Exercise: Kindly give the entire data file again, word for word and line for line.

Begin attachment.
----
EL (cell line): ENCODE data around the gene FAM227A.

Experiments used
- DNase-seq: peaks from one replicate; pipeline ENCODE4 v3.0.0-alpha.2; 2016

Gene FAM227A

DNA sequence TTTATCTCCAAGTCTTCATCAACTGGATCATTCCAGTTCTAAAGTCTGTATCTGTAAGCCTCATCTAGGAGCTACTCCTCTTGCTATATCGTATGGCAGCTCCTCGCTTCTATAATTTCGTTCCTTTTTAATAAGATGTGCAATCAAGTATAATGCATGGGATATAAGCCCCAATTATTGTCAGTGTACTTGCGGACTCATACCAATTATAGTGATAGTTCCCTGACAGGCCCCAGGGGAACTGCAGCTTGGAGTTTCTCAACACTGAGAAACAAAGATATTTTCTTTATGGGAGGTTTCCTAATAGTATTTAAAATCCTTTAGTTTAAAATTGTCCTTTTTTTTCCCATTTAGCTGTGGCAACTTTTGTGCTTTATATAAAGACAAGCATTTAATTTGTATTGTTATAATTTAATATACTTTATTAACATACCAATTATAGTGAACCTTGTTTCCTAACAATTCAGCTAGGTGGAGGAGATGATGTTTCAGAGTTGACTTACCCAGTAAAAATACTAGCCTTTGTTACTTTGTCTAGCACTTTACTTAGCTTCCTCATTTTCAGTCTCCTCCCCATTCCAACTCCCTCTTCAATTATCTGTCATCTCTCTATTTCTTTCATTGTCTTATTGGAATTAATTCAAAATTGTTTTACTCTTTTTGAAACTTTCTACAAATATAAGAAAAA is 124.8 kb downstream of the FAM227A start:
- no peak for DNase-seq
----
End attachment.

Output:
EL (cell line): ENCODE data around the gene FAM227A.

Experiments used
- DNase-seq: peaks from one replicate; pipeline ENCODE4 v3.0.0-alpha.2; 2016

Gene FAM227A

DNA sequence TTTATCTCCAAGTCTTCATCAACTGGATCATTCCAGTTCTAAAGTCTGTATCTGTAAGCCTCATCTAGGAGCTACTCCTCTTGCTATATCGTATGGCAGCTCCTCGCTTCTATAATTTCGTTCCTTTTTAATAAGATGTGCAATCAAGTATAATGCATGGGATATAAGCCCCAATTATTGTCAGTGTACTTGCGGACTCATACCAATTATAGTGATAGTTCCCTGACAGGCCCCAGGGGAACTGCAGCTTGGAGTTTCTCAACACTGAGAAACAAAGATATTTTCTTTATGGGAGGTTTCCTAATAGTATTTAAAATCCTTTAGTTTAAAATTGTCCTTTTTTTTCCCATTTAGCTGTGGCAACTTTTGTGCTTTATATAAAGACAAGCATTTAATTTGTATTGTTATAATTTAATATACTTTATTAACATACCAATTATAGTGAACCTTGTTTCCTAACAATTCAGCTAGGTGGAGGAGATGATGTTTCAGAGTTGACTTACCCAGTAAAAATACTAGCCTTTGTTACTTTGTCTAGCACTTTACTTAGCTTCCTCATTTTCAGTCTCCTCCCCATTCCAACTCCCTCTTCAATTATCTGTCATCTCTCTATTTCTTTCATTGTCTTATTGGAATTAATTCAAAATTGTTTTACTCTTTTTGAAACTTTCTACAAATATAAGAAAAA is 124.8 kb downstream of the FAM227A start:
- no peak for DNase-seq